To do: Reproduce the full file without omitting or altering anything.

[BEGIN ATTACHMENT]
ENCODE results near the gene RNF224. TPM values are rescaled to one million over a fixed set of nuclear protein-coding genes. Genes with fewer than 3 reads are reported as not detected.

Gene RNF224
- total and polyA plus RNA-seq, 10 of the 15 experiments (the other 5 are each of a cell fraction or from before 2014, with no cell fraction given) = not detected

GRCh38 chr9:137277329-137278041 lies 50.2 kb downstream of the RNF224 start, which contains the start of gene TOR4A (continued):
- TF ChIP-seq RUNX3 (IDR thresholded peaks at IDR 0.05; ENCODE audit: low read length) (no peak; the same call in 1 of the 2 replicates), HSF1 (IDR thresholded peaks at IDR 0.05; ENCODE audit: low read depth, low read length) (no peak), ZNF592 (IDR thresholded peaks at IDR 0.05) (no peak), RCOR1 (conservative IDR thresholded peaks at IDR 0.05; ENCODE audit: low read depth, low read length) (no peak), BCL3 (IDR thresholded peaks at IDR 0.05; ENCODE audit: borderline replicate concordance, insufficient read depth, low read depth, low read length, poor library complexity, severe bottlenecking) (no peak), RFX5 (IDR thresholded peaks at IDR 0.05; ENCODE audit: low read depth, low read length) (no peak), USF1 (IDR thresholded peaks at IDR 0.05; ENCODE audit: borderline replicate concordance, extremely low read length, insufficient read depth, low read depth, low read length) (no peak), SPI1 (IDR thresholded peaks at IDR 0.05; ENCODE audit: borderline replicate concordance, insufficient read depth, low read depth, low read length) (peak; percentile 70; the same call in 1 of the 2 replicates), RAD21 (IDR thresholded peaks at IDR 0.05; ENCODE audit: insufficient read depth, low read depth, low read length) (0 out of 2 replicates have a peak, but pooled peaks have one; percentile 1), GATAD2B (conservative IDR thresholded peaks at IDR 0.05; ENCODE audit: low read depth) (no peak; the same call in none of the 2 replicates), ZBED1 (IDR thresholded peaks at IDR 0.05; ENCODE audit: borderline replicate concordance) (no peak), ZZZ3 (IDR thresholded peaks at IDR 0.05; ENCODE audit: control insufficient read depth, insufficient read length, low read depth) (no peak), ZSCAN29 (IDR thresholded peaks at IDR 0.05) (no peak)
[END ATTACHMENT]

ENCODE results near the gene RNF224. TPM values are rescaled to one million over a fixed set of nuclear protein-coding genes. Genes with fewer than 3 reads are reported as not detected.

Gene RNF224
- total and polyA plus RNA-seq, 10 of the 15 experiments (the other 5 are each of a cell fraction or from before 2014, with no cell fraction given) = not detected

GRCh38 chr9:137277329-137278041 lies 50.2 kb downstream of the RNF224 start, which contains the start of gene TOR4A (continued):
- TF ChIP-seq RUNX3 (IDR thresholded peaks at IDR 0.05; ENCODE audit: low read length) (no peak; the same call in 1 of the 2 replicates), HSF1 (IDR thresholded peaks at IDR 0.05; ENCODE audit: low read depth, low read length) (no peak), ZNF592 (IDR thresholded peaks at IDR 0.05) (no peak), RCOR1 (conservative IDR thresholded peaks at IDR 0.05; ENCODE audit: low read depth, low read length) (no peak), BCL3 (IDR thresholded peaks at IDR 0.05; ENCODE audit: borderline replicate concordance, insufficient read depth, low read depth, low read length, poor library complexity, severe bottlenecking) (no peak), RFX5 (IDR thresholded peaks at IDR 0.05; ENCODE audit: low read depth, low read length) (no peak), USF1 (IDR thresholded peaks at IDR 0.05; ENCODE audit: borderline replicate concordance, extremely low read length, insufficient read depth, low read depth, low read length) (no peak), SPI1 (IDR thresholded peaks at IDR 0.05; ENCODE audit: borderline replicate concordance, insufficient read depth, low read depth, low read length) (peak; percentile 70; the same call in 1 of the 2 replicates), RAD21 (IDR thresholded peaks at IDR 0.05; ENCODE audit: insufficient read depth, low read depth, low read length) (0 out of 2 replicates have a peak, but pooled peaks have one; percentile 1), GATAD2B (conservative IDR thresholded peaks at IDR 0.05; ENCODE audit: low read depth) (no peak; the same call in none of the 2 replicates), ZBED1 (IDR thresholded peaks at IDR 0.05; ENCODE audit: borderline replicate concordance) (no peak), ZZZ3 (IDR thresholded peaks at IDR 0.05; ENCODE audit: control insufficient read depth, insufficient read length, low read depth) (no peak), ZSCAN29 (IDR thresholded peaks at IDR 0.05) (no peak)